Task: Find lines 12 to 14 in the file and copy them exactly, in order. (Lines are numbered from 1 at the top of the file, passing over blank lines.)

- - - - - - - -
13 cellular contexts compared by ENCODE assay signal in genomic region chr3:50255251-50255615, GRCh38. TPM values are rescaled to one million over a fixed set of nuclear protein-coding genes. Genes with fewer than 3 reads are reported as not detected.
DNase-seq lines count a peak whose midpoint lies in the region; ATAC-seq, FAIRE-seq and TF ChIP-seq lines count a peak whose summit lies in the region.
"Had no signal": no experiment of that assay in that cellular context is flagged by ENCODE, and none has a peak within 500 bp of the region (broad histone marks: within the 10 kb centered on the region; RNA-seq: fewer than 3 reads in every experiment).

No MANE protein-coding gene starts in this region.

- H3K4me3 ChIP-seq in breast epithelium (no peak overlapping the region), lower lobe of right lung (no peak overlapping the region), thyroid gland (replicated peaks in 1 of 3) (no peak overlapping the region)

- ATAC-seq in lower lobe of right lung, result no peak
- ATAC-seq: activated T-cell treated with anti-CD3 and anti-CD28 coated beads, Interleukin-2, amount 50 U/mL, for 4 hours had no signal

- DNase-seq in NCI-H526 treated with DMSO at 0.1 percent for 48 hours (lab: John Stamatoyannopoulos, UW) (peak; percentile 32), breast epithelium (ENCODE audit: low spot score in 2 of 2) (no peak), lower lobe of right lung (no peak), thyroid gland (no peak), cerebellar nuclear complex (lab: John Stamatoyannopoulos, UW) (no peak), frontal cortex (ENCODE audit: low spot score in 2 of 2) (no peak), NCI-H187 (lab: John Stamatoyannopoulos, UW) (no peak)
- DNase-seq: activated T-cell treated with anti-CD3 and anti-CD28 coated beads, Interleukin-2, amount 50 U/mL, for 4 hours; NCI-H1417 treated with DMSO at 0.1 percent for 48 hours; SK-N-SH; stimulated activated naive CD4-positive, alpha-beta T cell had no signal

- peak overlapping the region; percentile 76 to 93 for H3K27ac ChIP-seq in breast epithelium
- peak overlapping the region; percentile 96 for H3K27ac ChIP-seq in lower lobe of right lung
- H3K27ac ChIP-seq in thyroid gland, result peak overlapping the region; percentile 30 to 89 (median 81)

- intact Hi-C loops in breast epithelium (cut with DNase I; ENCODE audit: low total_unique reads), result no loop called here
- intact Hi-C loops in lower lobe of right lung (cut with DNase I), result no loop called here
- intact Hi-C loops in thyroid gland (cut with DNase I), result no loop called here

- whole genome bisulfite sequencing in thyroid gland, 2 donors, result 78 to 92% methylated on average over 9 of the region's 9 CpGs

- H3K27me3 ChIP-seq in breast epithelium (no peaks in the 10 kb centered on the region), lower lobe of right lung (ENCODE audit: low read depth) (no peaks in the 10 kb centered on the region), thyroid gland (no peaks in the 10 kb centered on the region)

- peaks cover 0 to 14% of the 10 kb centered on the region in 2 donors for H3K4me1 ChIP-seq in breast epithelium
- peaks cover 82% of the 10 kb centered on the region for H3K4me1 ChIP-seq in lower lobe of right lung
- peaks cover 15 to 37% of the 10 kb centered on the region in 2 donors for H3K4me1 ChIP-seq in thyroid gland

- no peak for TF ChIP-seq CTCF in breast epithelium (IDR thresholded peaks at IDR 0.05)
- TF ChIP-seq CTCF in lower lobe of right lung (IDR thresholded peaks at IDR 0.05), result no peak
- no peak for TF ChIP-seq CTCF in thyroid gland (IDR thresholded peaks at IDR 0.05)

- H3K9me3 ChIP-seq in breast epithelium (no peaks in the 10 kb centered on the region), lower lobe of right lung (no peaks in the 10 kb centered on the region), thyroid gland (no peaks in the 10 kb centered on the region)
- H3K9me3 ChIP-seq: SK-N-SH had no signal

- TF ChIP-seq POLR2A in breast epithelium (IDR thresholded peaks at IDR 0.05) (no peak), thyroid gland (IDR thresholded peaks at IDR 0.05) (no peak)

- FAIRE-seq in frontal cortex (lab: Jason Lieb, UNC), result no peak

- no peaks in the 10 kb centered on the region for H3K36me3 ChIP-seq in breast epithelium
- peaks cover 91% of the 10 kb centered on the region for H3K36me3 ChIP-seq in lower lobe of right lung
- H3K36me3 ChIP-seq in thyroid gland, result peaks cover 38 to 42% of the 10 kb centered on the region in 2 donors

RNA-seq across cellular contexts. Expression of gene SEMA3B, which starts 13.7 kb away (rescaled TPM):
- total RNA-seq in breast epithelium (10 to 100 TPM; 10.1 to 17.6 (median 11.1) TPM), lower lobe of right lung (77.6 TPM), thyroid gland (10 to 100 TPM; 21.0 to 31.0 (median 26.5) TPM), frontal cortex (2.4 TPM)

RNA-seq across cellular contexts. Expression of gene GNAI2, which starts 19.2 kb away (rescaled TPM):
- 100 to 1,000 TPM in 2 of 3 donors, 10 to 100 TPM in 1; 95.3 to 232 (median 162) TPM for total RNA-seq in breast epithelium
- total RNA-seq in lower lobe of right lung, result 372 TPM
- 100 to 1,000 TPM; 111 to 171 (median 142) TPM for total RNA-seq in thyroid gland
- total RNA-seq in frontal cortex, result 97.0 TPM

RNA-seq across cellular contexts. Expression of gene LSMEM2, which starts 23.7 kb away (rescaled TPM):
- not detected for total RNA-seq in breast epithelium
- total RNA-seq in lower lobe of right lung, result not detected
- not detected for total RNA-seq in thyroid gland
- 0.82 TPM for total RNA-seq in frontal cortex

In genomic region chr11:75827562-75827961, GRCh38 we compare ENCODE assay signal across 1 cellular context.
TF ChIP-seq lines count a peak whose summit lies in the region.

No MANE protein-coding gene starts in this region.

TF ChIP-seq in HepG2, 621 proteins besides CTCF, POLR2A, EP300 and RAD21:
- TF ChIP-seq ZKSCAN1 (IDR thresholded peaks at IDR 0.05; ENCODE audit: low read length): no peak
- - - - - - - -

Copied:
- H3K27ac ChIP-seq in thyroid gland, result peak overlapping the region; percentile 30 to 89 (median 81)

- intact Hi-C loops in breast epithelium (cut with DNase I; ENCODE audit: low total_unique reads), result no loop called here
- intact Hi-C loops in lower lobe of right lung (cut with DNase I), result no loop called here